“Plentiful, decent places to live should be the priority, not home ownership” (Commentk) is a very welcome statement and the nature of private rental contracts gives additional support to Rowan Moore’s argument.

Private rental contracts of 12 months are totally unsuitable for families as they can require frequent changes of accommodation (and hence perhaps schooling too). As fewer young people will become owner-occupiers, there is a probability that there will be many more families bringing up their children in privately rented accommodation.

This rental contract issue affecting families has not been given much attention, in contrast to the concerns about falling home ownership. Even if the law were to be changed, it seems unlikely that there will be a plentiful supply of private landlords eager to offer family accommodation. However, local government and social housing providers can offer rental contracts that are more suitable for families. These bodies should be enabled to provide plentiful family housing at different levels of affordability.

Nicholas Vosper

London N2

Circumcision consequences

A study in the US (Bollinger D, Lost Boys: An Estimate of US Circumcision-Related Infant Deaths. Thymos 2010) found that there were approximately 117 neonatal circumcision-related deaths annually in the US, about 1.3% of male neonatal deaths from all causes. This research exposes the statement that circumcision has “no long-term negative impact on the child” as dangerously misleading (“Iceland poised to be first European state to ban circumcision”, News). Male circumcision for non-medical reasons without consent is no longer acceptable. It is unnecessary, carries significant adverse consequences and contravenes a boy’s human right to integrity of the person and protection from cruel, inhuman or degrading treatment.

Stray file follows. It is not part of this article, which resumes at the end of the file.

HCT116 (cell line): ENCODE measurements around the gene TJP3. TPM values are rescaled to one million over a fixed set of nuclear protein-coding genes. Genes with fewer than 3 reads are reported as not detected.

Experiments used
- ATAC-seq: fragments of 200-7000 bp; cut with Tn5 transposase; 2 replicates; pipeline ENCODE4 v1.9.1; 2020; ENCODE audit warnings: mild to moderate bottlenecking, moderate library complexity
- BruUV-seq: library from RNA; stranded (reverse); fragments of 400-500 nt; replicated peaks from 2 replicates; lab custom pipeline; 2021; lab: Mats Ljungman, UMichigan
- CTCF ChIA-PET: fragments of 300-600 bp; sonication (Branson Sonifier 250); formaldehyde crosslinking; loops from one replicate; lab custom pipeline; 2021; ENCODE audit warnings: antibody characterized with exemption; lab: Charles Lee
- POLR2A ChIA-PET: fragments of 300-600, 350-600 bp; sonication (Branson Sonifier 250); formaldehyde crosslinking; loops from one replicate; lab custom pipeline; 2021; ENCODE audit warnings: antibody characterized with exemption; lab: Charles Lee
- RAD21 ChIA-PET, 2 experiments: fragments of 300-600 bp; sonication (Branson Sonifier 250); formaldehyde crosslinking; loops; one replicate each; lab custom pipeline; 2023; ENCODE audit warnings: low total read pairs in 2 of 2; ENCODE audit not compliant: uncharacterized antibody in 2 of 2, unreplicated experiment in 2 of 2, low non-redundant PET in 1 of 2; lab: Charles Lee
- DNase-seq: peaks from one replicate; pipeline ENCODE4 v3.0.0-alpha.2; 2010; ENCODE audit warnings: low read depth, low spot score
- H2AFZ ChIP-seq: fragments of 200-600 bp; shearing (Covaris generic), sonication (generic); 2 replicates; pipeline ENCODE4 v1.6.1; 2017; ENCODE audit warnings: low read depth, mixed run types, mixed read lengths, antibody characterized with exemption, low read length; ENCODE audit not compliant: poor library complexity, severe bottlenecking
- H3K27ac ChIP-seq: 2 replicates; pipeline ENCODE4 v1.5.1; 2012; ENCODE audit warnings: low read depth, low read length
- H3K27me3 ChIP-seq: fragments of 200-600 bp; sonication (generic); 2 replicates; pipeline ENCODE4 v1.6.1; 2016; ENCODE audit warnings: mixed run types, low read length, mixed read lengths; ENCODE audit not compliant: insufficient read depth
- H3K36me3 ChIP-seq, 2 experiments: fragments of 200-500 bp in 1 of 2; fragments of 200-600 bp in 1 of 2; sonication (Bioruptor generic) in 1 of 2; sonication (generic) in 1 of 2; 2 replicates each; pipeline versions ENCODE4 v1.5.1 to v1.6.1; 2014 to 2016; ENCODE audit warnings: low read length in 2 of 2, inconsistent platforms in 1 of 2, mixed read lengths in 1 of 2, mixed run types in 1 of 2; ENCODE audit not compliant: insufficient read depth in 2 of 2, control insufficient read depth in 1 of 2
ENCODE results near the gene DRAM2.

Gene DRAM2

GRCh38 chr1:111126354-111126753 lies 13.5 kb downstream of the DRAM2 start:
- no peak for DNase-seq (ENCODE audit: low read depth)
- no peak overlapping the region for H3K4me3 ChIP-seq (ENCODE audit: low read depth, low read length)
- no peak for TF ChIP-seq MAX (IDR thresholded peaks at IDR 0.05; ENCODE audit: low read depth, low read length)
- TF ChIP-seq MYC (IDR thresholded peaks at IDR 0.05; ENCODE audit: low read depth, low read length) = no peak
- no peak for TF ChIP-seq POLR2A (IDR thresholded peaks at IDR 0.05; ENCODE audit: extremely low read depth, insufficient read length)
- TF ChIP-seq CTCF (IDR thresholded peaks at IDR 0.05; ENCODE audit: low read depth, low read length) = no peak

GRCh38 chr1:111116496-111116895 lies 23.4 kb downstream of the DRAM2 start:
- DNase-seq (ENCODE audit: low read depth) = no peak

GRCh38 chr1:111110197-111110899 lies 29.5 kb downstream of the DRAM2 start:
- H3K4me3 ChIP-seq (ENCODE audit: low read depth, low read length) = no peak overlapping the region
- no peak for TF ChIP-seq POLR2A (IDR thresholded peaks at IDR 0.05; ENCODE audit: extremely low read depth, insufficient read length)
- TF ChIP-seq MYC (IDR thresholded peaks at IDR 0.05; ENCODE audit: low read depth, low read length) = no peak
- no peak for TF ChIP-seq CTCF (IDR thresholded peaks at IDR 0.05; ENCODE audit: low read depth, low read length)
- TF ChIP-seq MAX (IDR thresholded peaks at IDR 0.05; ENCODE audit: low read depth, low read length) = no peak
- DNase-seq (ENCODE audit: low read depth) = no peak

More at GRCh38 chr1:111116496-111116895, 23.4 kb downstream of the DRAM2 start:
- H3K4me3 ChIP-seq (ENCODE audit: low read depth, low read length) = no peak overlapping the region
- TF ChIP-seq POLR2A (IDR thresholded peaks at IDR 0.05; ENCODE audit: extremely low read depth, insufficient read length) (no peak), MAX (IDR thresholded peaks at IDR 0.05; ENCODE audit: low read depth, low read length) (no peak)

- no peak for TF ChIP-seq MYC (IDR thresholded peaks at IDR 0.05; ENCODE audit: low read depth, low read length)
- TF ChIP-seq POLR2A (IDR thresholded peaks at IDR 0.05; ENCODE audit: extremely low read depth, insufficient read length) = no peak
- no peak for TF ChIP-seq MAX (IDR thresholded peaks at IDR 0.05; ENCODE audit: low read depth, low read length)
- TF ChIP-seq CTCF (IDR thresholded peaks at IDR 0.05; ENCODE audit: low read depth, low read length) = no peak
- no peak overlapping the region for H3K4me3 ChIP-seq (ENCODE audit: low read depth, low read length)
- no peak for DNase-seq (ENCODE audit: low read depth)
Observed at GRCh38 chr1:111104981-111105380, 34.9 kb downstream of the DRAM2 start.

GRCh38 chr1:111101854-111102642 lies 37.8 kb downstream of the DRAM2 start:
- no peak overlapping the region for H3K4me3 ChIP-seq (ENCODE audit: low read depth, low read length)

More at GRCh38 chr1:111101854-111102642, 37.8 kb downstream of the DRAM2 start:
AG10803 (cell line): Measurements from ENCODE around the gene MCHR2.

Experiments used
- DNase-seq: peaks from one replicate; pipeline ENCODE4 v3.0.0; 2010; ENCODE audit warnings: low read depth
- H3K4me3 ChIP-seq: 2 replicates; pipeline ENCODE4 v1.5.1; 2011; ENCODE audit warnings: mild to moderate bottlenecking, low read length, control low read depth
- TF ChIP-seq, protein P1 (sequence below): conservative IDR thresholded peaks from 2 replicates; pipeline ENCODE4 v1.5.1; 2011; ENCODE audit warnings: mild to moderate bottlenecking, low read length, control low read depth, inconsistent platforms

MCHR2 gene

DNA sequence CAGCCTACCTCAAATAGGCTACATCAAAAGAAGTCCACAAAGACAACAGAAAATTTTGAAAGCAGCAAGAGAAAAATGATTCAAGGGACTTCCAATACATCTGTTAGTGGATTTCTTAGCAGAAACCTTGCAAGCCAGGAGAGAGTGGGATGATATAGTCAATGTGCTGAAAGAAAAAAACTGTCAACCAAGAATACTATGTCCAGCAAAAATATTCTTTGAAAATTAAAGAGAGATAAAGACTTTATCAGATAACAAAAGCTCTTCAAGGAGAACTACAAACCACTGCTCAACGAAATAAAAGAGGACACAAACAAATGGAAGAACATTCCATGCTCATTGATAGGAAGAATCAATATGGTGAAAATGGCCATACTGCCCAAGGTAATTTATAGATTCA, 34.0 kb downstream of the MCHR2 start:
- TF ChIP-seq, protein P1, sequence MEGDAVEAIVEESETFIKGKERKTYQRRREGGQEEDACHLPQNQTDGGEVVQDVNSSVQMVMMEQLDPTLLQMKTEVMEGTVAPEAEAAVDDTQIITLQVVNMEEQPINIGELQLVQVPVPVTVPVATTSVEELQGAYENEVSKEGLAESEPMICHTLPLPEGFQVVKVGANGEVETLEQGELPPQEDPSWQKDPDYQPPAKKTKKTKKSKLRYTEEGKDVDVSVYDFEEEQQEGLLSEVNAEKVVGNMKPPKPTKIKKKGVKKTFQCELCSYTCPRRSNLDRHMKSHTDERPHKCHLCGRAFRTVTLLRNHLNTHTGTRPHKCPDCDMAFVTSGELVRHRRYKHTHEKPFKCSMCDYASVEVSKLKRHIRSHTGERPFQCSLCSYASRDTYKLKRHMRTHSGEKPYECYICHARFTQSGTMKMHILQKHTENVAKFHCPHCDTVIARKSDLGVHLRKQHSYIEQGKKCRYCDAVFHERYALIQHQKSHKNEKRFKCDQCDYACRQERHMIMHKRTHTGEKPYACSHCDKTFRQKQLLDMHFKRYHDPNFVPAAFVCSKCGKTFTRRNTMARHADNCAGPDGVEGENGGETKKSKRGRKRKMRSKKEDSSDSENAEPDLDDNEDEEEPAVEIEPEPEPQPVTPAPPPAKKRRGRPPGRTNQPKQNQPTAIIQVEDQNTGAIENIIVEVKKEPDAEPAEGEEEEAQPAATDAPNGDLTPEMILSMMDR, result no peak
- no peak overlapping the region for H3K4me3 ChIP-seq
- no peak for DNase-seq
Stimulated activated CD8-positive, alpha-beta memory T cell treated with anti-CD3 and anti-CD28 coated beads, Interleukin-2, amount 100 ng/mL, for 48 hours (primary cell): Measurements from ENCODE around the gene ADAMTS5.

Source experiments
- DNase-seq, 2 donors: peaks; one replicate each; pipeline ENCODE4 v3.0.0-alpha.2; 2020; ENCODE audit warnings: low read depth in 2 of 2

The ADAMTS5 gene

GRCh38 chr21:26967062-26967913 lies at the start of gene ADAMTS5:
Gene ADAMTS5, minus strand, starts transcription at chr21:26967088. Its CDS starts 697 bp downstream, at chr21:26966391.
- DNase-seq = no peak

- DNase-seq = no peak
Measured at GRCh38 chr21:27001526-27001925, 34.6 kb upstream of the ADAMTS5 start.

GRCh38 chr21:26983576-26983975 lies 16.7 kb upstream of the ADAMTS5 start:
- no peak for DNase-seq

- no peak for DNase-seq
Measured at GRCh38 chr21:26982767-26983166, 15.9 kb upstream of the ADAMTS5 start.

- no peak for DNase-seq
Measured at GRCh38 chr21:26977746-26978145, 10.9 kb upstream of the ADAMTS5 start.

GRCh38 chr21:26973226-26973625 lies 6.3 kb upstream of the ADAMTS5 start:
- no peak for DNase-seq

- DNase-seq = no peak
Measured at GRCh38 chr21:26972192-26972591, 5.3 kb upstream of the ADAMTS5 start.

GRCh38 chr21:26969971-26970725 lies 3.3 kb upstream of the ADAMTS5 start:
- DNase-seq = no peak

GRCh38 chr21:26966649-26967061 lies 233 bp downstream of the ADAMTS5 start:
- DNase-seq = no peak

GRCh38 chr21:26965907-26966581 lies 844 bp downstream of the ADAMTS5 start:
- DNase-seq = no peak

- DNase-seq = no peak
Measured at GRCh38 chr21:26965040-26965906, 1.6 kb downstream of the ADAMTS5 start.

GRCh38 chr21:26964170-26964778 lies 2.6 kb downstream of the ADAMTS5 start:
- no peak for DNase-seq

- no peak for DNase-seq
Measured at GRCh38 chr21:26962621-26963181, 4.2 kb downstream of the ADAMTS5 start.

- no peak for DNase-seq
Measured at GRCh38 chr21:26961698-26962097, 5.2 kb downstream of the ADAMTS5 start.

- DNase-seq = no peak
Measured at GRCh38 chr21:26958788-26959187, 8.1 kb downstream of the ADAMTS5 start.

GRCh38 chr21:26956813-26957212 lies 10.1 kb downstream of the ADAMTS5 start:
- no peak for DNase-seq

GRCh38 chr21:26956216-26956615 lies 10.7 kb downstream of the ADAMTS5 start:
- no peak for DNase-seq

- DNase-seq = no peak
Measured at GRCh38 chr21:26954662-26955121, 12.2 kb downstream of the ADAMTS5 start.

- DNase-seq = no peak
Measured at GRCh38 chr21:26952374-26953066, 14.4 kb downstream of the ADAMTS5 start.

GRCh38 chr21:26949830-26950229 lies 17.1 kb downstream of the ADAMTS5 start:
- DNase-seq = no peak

Silja Dögg Gunnarsdóttir’s proposed ban is the only logical and safe response.

John Hughes


Lessons from China

It was fascinating to read that the Chinese sent people abroad to get educated 30 years ago and are now backing their prowess with fat salaries and commanding positions under their Thousand Talents Plan (“China and the next great leap forward”, New Review). What a contrast to starving a country of its skilled workers and leading academics that we have endured under successive austerities from Thatcher on. But why do we only hear about China – admittedly a traditionally materialistic and sometimes violent culture – when its advances are presented as if some sort of threat?

Steve Gooch

East Sussex

More books, fewer drugs

“How reading about Dickens’s muffins and Sassoon’s eggs set me free from anorexia”, News) interested me so much that I have ordered a copy of The Reading Cure. The conventional “cure” (treatment, really; there is no cure) when I had anorexia was bed rest, a fattening diet supplemented with Complan and Largactil, a horrible drug that turns you into a blob. I have heard the illness described as “attention-seeking”, but I plead innocent; I had never heard of anorexia and only knew eating made me feel guilty.

I applaud Laura Freeman for finding so civilised a way of helping herself by reading about people who eat with gusto. I cringe when people apologise for what is on their plate or, worse, comment on what is on mine. It makes me feel like a bad, greedy child. Meals should be a pleasure and a time for conversation. I find it reassuring to read about people who eat without fuss. I never thought of relishing passages about feasting, but now I will. Maybe psychiatrists ought to dole out fewer drugs and offer patients a reading list.

Name and address withheld